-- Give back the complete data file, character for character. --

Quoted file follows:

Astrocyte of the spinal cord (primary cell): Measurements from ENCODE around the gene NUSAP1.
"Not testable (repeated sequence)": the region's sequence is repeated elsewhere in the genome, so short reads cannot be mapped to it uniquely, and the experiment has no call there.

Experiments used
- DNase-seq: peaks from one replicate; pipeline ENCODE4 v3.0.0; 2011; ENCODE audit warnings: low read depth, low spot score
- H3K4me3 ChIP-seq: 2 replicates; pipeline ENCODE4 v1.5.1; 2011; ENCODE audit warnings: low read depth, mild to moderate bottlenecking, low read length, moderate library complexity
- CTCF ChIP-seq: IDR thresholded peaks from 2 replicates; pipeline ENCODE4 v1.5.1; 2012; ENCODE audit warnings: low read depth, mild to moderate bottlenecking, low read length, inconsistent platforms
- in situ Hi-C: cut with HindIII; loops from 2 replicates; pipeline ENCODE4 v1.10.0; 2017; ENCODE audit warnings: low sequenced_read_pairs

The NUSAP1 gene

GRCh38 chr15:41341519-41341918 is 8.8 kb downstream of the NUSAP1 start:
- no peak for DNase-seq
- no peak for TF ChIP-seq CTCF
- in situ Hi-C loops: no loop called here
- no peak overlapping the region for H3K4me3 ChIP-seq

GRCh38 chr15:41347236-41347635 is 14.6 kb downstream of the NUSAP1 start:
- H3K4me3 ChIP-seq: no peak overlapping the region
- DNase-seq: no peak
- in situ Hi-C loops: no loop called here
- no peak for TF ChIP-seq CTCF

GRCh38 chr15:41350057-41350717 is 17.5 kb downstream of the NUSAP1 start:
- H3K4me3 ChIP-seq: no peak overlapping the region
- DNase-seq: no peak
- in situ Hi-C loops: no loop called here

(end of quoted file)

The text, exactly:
Astrocyte of the spinal cord (primary cell): Measurements from ENCODE around the gene NUSAP1.
"Not testable (repeated sequence)": the region's sequence is repeated elsewhere in the genome, so short reads cannot be mapped to it uniquely, and the experiment has no call there.

Experiments used
- DNase-seq: peaks from one replicate; pipeline ENCODE4 v3.0.0; 2011; ENCODE audit warnings: low read depth, low spot score
- H3K4me3 ChIP-seq: 2 replicates; pipeline ENCODE4 v1.5.1; 2011; ENCODE audit warnings: low read depth, mild to moderate bottlenecking, low read length, moderate library complexity
- CTCF ChIP-seq: IDR thresholded peaks from 2 replicates; pipeline ENCODE4 v1.5.1; 2012; ENCODE audit warnings: low read depth, mild to moderate bottlenecking, low read length, inconsistent platforms
- in situ Hi-C: cut with HindIII; loops from 2 replicates; pipeline ENCODE4 v1.10.0; 2017; ENCODE audit warnings: low sequenced_read_pairs

The NUSAP1 gene

GRCh38 chr15:41341519-41341918 is 8.8 kb downstream of the NUSAP1 start:
- no peak for DNase-seq
- no peak for TF ChIP-seq CTCF
- in situ Hi-C loops: no loop called here
- no peak overlapping the region for H3K4me3 ChIP-seq

GRCh38 chr15:41347236-41347635 is 14.6 kb downstream of the NUSAP1 start:
- H3K4me3 ChIP-seq: no peak overlapping the region
- DNase-seq: no peak
- in situ Hi-C loops: no loop called here
- no peak for TF ChIP-seq CTCF

GRCh38 chr15:41350057-41350717 is 17.5 kb downstream of the NUSAP1 start:
- H3K4me3 ChIP-seq: no peak overlapping the region
- DNase-seq: no peak
- in situ Hi-C loops: no loop called here